9 Things You Should Read about the Politics of Same-Sex Marriage

As oral arguments get underway at the Supreme Court, here are a bunch of links to what we and other political scientists have written about gay marriage of late:

  1. An amicus curaie brief by 12 political scientists regarding Hollingsworth v. Perry.  They argue that gays and lesbians lack political power and this bears on the question of laws that disadvantage them.

  2. Ben Lauderdale and Tom Clark argue that if Kennedy is the swing justice, arguments in favor of same-sex marriage should center on due process (where Kennedy is on the left) than civil rights or federalism (where he is on the right).

  3. William Blake notes that Catholics on the Court tend to vote in favor of Catholic teachings, even once their political ideology is taken into account.

  4. Keith Poole maps the House and Senate votes on DOMA in 1995.

  5. Do conservatives’ arguments in favor of gay marriage work?  A cautionary tale.

  6. Does Congress have a conservative bias on gay rights?  Do state legislative candidates?  The answer in both cases seems to be: yes.

  7. Why same-sex marriage so often loses at the ballot box.

  8. David Karol on the myth of “social issues,” or why the politics of gay rights and abortion are so different.

  9. Erik compares support for same-sex marriage in the U.S. and Europe.

Apologies for getting all Buzz-feedy with the title of the post.

UPDATE: And now with a bonus tenth thing!  Here is David Fontana on why a Court ruling in favor of same-sex marriage might not produce a backlash.

5 Responses to 9 Things You Should Read about the Politics of Same-Sex Marriage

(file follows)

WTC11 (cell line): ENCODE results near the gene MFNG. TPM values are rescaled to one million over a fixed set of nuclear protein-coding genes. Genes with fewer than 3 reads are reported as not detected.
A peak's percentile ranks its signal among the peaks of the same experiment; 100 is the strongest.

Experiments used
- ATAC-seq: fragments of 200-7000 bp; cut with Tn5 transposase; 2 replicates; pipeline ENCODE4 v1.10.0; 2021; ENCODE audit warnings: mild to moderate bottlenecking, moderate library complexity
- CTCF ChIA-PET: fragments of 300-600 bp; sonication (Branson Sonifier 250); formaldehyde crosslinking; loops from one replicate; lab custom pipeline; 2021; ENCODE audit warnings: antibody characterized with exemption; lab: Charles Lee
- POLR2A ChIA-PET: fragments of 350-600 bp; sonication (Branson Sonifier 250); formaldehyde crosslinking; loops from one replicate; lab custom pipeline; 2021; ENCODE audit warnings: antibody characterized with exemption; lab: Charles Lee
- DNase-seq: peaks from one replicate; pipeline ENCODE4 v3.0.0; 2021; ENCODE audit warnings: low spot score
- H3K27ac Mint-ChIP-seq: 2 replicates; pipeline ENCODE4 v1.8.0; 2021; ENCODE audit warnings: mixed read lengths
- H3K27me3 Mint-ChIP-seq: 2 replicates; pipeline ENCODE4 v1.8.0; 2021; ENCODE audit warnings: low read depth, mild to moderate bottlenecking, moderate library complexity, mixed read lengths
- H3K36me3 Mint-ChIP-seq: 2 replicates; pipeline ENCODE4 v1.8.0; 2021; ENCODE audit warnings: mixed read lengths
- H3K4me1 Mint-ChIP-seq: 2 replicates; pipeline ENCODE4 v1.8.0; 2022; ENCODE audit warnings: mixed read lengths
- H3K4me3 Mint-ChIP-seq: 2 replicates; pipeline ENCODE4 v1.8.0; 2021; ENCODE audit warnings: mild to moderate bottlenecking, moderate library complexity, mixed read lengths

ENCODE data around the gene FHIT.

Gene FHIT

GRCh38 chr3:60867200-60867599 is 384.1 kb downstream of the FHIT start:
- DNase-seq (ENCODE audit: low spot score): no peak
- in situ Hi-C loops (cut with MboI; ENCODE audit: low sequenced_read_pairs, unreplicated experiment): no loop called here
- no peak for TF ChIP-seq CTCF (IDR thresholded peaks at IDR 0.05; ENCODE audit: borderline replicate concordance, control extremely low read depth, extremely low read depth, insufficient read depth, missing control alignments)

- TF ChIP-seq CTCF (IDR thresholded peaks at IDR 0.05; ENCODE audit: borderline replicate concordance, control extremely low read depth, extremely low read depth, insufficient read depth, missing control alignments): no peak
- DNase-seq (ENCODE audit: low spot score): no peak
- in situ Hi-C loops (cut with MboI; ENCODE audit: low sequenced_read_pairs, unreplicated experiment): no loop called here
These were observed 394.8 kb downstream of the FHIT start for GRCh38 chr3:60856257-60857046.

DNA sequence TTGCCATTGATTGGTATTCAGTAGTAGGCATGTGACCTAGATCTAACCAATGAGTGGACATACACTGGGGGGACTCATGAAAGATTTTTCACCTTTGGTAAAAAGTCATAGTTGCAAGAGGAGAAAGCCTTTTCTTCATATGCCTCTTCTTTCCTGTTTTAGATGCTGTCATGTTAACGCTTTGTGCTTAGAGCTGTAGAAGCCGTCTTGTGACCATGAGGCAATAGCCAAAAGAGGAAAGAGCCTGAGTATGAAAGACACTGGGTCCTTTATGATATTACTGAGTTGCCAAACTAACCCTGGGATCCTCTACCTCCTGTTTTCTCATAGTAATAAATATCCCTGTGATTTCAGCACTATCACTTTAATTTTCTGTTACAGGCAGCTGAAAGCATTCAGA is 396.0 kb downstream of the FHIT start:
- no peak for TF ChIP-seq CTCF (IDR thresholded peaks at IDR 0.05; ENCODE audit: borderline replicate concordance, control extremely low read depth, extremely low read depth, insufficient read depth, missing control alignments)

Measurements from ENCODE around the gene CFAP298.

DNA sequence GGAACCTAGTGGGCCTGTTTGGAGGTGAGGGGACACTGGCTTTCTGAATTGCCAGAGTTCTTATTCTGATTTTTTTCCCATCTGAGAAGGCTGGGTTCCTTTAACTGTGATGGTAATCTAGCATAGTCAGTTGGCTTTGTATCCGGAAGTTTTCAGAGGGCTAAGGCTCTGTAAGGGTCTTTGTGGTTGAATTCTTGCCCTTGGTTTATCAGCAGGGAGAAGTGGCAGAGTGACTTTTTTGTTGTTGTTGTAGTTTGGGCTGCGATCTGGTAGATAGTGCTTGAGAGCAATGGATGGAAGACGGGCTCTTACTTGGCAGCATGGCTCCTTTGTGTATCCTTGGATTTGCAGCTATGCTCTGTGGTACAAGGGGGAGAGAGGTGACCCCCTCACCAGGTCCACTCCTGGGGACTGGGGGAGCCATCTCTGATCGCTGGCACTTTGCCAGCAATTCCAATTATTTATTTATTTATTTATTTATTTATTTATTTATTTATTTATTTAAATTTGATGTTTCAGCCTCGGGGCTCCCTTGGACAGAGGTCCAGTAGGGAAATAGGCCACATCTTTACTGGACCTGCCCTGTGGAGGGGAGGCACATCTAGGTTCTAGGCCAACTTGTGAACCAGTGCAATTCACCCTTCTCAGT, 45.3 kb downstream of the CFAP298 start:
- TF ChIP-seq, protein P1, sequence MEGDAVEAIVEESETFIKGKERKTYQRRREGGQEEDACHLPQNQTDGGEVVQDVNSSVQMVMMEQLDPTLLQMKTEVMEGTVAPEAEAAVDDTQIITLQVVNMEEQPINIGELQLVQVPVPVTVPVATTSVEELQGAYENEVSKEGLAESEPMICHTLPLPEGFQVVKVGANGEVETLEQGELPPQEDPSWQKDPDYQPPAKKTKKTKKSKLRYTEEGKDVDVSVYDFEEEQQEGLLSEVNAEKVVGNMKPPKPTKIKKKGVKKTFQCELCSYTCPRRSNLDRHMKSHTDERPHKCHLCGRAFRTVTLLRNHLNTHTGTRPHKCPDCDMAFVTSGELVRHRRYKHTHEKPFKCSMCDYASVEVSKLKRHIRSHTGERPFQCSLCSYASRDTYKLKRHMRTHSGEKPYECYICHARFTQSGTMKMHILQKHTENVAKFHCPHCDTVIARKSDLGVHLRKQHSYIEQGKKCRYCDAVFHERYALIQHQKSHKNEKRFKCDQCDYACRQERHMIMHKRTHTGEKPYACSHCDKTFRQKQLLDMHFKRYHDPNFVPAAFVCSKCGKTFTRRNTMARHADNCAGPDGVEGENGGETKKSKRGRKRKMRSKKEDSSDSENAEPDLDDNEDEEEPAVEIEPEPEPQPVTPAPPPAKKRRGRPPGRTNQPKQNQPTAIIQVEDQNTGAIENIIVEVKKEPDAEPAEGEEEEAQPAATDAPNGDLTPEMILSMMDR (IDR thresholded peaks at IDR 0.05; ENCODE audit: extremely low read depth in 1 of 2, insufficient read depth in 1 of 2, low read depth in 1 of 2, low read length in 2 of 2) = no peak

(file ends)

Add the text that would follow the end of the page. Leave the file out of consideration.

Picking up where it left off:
1. William Blake March 26, 2013 at 11:01 am #

    Thanks for thinking of me, John!

  2. no. 9, no. 9, no. 9, no. 9 March 26, 2013 at 11:02 am #

    Erik, when you’re done comparing support for same-sex marriage in the U.S. and Europe, can you or someone from the blog tell us what you discover?

    • John Sides March 26, 2013 at 12:09 pm #

      Is it so hard just to say, “you forgot the link”?

  3. Sol March 28, 2013 at 7:05 pm #

    Would anyone take that amicus brief seriously if, rather than focusing on homosexuals, you replaced the politically powerless groups as childless (barren) couples or infertile women challenging federal legislation permitting a child tax credit? Clearly much public policy disadvantages single Americans who cannot have children and miss out on tax credits as a result. Or take Satan Worshippers. They are another unpopular group if you look at feeling thermometers. I doubt they have much representation in Congress. The amicus brief makes little sense once you substitute any aggrieved group of your choice, any group of Americans that subscribes to an unpopular lifestyle would fit the bill.

  4. Sol March 28, 2013 at 7:08 pm #

    Just to follow up on my last post. Do these political scientists realize that if we applied strict or heightened scrutiny to every powerless/unpopular political constituency in America we’d have hundreds of classifications that the Court would have to recognize as suspect classes of citizens. The last sentence of the amicus brief literally calls for using heightened scrutiny anytime a group lacks political power. That’s not even close to how the federal courts have approached suspect classifications and scrutiny over the years.